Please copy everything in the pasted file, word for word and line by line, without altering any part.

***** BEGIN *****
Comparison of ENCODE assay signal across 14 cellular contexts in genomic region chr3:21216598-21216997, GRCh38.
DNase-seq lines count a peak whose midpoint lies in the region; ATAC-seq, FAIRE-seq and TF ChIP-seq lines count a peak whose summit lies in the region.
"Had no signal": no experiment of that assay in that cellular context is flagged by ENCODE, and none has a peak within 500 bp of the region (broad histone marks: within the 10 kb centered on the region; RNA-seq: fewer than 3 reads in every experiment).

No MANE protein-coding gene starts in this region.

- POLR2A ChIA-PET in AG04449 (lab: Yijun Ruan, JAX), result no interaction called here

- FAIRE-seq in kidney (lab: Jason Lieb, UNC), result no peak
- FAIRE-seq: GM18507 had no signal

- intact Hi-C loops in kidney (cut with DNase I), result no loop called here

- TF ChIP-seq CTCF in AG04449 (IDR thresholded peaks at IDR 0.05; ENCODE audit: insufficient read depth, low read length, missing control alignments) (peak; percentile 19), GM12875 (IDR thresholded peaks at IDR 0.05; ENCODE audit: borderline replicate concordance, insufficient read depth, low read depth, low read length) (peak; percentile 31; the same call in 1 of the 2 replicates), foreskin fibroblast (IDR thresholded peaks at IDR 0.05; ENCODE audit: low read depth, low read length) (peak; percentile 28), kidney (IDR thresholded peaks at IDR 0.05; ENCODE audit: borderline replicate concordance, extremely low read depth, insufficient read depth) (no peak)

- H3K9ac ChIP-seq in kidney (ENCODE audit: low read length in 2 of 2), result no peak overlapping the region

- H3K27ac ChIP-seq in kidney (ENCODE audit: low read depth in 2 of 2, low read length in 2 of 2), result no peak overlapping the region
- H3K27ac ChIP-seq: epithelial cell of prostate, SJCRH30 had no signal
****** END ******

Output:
Comparison of ENCODE assay signal across 14 cellular contexts in genomic region chr3:21216598-21216997, GRCh38.
DNase-seq lines count a peak whose midpoint lies in the region; ATAC-seq, FAIRE-seq and TF ChIP-seq lines count a peak whose summit lies in the region.
"Had no signal": no experiment of that assay in that cellular context is flagged by ENCODE, and none has a peak within 500 bp of the region (broad histone marks: within the 10 kb centered on the region; RNA-seq: fewer than 3 reads in every experiment).

No MANE protein-coding gene starts in this region.

- POLR2A ChIA-PET in AG04449 (lab: Yijun Ruan, JAX), result no interaction called here

- FAIRE-seq in kidney (lab: Jason Lieb, UNC), result no peak
- FAIRE-seq: GM18507 had no signal

- intact Hi-C loops in kidney (cut with DNase I), result no loop called here

- TF ChIP-seq CTCF in AG04449 (IDR thresholded peaks at IDR 0.05; ENCODE audit: insufficient read depth, low read length, missing control alignments) (peak; percentile 19), GM12875 (IDR thresholded peaks at IDR 0.05; ENCODE audit: borderline replicate concordance, insufficient read depth, low read depth, low read length) (peak; percentile 31; the same call in 1 of the 2 replicates), foreskin fibroblast (IDR thresholded peaks at IDR 0.05; ENCODE audit: low read depth, low read length) (peak; percentile 28), kidney (IDR thresholded peaks at IDR 0.05; ENCODE audit: borderline replicate concordance, extremely low read depth, insufficient read depth) (no peak)

- H3K9ac ChIP-seq in kidney (ENCODE audit: low read length in 2 of 2), result no peak overlapping the region

- H3K27ac ChIP-seq in kidney (ENCODE audit: low read depth in 2 of 2, low read length in 2 of 2), result no peak overlapping the region
- H3K27ac ChIP-seq: epithelial cell of prostate, SJCRH30 had no signal